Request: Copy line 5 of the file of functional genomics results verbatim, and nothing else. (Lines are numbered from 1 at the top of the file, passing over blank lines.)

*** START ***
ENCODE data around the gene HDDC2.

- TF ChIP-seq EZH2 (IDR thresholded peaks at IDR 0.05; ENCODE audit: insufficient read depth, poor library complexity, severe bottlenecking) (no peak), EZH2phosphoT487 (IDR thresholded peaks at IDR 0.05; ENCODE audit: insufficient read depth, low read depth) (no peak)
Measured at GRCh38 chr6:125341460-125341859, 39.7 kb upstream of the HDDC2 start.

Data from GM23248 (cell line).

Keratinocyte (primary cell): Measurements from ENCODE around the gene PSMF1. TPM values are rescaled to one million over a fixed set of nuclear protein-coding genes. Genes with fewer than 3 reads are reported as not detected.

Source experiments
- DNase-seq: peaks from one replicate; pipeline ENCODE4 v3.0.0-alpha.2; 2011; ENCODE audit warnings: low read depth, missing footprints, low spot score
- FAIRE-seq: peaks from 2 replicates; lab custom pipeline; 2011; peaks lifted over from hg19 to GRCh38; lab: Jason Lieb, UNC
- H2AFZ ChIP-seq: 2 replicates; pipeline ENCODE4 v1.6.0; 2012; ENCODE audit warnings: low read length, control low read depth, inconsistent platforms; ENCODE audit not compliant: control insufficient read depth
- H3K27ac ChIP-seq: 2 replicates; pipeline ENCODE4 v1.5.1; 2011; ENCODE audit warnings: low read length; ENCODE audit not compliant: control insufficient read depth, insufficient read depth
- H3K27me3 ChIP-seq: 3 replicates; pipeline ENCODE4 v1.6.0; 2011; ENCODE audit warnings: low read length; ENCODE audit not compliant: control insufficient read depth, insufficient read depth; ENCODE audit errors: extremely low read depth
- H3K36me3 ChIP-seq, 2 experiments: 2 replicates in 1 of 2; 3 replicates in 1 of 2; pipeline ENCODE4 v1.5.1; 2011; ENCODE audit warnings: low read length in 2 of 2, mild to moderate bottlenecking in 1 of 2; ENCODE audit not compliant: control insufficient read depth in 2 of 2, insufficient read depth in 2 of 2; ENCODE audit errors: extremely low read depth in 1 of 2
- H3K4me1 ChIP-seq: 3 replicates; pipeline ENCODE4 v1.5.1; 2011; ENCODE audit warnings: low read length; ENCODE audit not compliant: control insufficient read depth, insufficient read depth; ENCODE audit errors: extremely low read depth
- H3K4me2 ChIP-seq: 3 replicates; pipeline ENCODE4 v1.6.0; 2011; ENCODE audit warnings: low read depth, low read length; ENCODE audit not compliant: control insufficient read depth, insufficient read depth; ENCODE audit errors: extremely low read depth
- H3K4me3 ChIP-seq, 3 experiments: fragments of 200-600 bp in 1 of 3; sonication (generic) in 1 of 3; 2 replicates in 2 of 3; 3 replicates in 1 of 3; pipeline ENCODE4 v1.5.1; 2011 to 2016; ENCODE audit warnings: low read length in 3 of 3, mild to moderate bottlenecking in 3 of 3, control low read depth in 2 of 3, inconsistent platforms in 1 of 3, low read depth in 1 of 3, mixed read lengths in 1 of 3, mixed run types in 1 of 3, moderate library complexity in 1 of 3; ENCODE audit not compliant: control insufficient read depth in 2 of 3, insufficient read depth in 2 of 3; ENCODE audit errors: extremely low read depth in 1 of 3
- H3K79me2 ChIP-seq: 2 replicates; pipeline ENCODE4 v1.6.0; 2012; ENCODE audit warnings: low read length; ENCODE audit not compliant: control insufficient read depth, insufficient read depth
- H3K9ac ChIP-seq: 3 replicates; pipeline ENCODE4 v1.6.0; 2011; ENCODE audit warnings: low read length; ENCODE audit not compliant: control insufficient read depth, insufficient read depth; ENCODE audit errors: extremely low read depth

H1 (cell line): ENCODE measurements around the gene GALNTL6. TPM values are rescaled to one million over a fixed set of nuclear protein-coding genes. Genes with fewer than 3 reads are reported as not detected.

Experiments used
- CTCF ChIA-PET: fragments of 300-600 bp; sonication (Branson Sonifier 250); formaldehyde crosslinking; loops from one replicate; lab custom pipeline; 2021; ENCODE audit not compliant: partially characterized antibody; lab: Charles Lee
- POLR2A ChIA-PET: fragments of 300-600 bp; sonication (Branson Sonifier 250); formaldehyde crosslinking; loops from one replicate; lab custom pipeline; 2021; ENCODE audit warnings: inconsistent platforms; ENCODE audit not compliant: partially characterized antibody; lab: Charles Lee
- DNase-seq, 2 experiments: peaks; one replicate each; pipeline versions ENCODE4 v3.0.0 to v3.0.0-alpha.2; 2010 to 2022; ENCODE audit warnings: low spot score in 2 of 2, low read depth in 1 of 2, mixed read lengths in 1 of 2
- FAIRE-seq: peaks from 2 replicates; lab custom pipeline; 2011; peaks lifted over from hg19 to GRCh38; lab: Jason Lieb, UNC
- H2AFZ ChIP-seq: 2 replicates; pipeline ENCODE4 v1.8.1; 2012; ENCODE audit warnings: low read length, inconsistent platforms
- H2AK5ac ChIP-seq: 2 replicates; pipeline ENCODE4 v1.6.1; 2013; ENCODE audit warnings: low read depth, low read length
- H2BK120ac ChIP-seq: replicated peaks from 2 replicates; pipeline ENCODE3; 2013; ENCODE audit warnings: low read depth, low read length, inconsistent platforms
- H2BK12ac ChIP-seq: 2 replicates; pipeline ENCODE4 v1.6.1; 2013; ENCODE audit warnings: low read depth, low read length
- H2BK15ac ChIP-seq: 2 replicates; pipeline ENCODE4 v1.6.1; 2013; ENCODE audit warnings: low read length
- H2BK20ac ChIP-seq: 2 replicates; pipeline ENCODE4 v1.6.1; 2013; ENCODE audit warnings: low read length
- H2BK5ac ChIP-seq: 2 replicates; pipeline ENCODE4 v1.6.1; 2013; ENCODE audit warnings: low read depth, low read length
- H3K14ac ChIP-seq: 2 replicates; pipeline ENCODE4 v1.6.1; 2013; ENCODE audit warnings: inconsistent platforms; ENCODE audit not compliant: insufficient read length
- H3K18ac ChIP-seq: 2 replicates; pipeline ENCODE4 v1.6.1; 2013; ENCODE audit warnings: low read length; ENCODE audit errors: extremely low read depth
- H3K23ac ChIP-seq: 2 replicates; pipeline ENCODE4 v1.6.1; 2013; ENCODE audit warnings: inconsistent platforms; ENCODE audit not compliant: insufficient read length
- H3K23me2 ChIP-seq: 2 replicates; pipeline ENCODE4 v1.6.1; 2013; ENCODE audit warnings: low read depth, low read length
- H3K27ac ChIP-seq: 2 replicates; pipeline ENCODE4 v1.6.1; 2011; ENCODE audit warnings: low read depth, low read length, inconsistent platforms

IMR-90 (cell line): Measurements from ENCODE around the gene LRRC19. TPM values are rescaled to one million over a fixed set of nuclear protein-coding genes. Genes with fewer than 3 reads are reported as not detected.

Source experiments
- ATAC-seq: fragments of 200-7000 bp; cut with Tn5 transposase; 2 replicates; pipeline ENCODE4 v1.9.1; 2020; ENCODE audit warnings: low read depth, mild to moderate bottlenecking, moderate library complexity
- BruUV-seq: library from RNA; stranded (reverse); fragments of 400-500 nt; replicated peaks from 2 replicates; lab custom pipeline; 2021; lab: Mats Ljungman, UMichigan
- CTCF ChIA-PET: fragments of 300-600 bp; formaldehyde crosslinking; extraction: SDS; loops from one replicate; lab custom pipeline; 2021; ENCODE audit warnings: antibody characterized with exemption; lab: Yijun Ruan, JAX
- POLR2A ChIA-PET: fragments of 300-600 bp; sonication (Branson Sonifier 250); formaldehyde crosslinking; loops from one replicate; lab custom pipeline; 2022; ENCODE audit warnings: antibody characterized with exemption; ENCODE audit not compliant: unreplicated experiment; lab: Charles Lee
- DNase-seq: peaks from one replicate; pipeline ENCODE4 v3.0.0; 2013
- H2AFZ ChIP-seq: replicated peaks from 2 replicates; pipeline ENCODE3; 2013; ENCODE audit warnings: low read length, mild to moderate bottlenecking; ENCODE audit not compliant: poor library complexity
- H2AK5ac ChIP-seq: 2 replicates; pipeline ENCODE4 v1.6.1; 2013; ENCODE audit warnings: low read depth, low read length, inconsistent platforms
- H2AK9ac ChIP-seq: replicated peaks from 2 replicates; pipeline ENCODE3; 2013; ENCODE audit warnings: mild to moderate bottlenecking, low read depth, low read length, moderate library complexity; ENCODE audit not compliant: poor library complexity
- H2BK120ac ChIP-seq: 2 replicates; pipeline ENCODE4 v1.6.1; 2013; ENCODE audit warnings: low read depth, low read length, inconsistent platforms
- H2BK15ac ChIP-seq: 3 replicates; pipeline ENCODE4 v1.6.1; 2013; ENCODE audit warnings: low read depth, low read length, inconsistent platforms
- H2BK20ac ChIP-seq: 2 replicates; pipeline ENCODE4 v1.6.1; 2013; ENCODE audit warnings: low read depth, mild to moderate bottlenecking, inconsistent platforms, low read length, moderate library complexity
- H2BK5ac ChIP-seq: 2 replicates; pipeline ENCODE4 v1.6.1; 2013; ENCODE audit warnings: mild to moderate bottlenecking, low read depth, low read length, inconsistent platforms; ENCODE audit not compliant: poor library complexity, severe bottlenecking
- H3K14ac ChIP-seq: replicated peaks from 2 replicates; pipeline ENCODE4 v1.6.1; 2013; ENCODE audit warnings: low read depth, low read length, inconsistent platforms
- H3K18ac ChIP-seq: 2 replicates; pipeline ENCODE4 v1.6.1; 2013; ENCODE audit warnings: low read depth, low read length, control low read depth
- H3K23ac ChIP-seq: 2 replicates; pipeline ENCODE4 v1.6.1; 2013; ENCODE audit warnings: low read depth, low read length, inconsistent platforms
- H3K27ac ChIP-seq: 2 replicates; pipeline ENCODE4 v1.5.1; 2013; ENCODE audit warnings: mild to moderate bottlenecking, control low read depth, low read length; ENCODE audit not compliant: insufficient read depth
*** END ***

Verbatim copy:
Keratinocyte (primary cell): Measurements from ENCODE around the gene PSMF1. TPM values are rescaled to one million over a fixed set of nuclear protein-coding genes. Genes with fewer than 3 reads are reported as not detected.